Tehri To Kachori Sabzi; 7 Traditional Dishes From Ayodhya


A popular Indian dish – also commonly referred to as ‘veg biryani’ – the tehri is a delicacy made with rice, vegetables and spices. Flavourful and aromatic, the preparation originates from the northern parts of India – particularly in the region of Uttarakhand. Typically made with an aromatic rice variety like basmati, the tehri also includes potatoes, carrots, peas, cauliflower and a blend of spices like turmeric, cumin and garam masala. Served as a meal, it can be accompanied by yogurt, pickle or chutney.


A classic stuffed dumpling hailing from the cuisine of Chhatisgarh, the farra consists of a filling of ground moong dal or urad dal, and flavoured with spices and green chillies. Eaten steamed, or in this case, deep-fried in ghee, the farra is often enjoyed with a tangy chutney or spicy dipping sauce. Eaten as a snack alongside a cup of tea, the farra is also a popular street food delicacy in Ayodhya.


A lunch preparation of unleavened balls of dough that is eaten with a mish-mash of boiled potatoes, flame-roasted tomatoes, chillies and salt – known as chokha, the baati-chokha is a hinterland staple. The juxtaposition of crisp baatis and mushy-smoky chokha is a preparation that is considered to be more home-style than something which is typically eaten on the go. Enjoyed for its simplicity and robust flavours, the baati-chokha is also eaten in the states of Bihar, Jharkhand and other parts of Uttar Pradesh.

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Samosa Chhole

A delightful combination of taste and texture – the chhole samosa is a widely popular street food delicacy that is famous for pairing spicy chickpea curry with deep-fried samosas. This hearty dish, that is also eaten with an assortment of chutneys, chopped onions and fresh coriander, is known for its spicy-tangy flavours which are also enhanced by accoutrements. Some variations also replace the samosa with pan-fried potato tikkis for a different kind of textural integration.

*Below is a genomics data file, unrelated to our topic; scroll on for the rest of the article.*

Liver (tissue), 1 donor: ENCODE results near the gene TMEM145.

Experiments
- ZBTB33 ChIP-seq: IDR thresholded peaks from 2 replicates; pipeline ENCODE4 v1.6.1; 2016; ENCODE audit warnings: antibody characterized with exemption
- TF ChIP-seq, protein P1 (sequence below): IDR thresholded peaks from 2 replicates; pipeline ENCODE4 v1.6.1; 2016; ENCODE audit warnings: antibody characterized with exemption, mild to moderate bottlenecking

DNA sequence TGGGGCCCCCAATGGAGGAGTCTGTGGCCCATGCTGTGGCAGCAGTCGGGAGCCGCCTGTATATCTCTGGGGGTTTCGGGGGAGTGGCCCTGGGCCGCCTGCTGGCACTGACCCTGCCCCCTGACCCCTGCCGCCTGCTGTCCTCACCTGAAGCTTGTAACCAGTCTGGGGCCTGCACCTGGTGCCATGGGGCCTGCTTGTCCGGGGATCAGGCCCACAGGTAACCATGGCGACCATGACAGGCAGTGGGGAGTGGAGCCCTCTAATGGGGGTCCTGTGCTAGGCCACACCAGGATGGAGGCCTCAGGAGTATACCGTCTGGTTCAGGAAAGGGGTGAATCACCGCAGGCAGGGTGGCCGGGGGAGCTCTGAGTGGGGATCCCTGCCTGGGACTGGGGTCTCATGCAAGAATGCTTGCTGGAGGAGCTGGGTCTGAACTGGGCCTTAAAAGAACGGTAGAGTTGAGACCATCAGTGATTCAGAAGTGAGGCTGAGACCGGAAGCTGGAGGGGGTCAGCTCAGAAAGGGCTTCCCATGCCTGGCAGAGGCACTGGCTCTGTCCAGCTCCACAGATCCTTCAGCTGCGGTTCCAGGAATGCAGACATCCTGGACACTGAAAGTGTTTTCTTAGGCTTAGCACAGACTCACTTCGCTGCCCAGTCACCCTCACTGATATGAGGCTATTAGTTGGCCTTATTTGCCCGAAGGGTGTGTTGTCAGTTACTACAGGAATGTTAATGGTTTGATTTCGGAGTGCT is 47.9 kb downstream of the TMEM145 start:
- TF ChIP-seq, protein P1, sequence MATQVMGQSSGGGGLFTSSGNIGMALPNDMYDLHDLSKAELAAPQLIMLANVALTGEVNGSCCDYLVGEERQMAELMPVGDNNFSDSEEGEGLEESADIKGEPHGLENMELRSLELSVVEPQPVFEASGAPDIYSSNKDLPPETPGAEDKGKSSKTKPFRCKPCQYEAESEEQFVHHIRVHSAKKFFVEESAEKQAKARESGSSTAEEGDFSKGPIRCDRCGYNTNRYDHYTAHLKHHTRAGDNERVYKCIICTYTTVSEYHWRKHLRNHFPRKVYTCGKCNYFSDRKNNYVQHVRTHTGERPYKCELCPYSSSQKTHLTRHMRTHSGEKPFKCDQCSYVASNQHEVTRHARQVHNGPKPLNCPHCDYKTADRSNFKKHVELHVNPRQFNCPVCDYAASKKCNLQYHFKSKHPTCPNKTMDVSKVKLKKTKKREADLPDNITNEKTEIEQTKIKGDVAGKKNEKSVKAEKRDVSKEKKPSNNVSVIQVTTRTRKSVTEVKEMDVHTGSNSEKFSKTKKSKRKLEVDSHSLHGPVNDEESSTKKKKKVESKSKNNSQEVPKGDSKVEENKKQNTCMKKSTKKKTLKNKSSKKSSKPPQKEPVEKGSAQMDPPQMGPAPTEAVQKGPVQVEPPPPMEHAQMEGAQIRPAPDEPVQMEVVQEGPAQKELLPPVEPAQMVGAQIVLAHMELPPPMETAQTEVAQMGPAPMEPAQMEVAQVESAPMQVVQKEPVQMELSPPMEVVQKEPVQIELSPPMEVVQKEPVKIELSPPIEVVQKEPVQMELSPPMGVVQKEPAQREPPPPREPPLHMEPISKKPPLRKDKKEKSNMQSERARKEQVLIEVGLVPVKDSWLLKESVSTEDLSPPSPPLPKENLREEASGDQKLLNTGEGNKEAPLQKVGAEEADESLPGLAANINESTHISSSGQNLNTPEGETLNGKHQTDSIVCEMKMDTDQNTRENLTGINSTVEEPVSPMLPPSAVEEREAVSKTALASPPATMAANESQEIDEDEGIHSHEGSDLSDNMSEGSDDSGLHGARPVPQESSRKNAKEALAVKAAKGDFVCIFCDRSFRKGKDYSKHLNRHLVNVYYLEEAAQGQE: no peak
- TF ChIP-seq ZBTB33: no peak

Dahi Jalebi

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Like the rabri-jalebi has its own share of fans, the unusual combination of fresh set yoghurt with jalebi is a concept that takes a minute to wrap one’s head around. However, one bite of this deliciously crisp and creamy dish and you’d know how the mild tang from the yoghurt cuts through the syrupy sweetness, creating a balance in flavours. Served as a dessert preparation during special occasions like festivals or weddings, it is served cold for maximum flavour.

Kachori Sabzi

A crispy-flaky pastry stuffed with spices or ground lentils and eaten with a spicy potato gravy, the kachori-sabzi is a popular breakfast specialty in the northern states. Enjoyed as a way of complementing flavours and textures of the fairly dry kachori and wet vegetable preparation, the kachori sabzi is one of the most popular street foods around Ayodhya.


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A chickpea-flour based fritter, typically made with julienned vegetables or leafy greens, the pakodi is a fried snack that is one of the most common street foods in India. Known for its crisp texture and vibrant flavour, it is also one of the few foods that can be eaten on the go, while on pilgrimage. Typically, ingredients like potatoes, onions, spinach, brinjal and cauliflower are coated in a runny batter mixed with spices and seasoning, and served with a variety of chutneys once fried.